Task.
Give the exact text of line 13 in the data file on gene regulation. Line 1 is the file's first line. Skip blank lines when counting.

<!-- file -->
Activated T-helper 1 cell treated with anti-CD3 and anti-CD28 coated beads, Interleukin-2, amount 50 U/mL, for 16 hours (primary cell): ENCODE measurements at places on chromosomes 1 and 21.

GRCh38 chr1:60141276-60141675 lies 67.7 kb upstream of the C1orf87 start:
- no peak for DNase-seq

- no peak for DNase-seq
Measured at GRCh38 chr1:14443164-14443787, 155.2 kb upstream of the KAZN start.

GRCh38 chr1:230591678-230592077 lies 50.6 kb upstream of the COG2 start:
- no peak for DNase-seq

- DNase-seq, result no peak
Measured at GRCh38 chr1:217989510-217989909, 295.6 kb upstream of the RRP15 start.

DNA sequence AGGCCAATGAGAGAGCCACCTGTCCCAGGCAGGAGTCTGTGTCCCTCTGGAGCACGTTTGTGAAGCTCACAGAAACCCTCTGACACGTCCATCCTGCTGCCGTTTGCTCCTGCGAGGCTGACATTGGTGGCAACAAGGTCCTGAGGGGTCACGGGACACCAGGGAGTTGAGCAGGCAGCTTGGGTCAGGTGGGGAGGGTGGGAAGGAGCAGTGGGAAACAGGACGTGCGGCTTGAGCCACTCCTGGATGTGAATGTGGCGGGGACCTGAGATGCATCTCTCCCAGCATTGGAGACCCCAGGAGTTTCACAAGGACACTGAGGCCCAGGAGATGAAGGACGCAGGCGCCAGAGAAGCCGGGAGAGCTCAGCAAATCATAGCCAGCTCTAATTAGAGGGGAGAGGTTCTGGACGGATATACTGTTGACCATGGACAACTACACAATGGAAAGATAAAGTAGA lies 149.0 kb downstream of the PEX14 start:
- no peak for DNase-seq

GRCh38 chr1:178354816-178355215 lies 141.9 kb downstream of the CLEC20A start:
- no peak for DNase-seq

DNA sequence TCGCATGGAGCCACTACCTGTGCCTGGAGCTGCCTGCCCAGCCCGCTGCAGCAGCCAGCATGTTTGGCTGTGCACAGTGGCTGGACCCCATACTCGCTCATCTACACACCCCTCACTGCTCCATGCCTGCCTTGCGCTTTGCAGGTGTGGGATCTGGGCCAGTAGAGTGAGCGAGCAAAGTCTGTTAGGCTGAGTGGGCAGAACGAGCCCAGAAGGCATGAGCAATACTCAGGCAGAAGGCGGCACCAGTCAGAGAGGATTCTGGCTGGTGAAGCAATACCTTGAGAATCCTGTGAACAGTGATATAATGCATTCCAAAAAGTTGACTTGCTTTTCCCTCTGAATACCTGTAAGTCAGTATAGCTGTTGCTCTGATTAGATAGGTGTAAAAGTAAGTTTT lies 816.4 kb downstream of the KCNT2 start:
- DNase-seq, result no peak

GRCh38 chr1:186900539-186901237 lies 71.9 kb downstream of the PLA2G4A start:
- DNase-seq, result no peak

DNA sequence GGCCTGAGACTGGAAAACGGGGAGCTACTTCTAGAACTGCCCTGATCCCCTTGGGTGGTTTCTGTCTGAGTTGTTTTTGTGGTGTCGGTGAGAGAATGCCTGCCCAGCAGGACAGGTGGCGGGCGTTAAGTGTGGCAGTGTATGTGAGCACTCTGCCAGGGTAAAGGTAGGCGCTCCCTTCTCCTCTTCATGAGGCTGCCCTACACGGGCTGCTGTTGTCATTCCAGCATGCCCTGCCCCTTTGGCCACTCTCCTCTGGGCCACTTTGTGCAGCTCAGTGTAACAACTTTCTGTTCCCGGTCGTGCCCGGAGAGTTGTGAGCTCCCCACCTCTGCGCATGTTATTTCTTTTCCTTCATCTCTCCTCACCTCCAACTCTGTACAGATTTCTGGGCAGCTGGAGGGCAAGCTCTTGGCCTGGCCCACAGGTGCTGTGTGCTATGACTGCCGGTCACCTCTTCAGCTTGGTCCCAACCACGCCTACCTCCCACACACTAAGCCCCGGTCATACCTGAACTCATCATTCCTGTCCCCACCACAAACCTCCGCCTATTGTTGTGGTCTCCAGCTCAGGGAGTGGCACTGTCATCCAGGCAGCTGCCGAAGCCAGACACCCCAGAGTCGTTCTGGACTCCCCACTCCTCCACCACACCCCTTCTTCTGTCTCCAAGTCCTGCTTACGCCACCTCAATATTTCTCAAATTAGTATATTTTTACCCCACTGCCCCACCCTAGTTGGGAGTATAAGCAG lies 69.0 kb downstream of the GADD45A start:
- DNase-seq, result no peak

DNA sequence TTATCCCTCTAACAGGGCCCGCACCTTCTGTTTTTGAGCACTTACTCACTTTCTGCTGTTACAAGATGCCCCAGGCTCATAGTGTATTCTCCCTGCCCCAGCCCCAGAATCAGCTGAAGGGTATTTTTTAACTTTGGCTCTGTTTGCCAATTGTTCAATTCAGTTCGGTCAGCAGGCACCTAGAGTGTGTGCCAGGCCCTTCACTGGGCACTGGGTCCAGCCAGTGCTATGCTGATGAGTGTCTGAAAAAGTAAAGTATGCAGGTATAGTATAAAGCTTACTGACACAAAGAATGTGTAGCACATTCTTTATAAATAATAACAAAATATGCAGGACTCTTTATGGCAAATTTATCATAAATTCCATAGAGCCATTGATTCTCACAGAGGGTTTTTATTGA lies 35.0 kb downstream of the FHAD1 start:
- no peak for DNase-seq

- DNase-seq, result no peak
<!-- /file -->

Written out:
- no peak for DNase-seq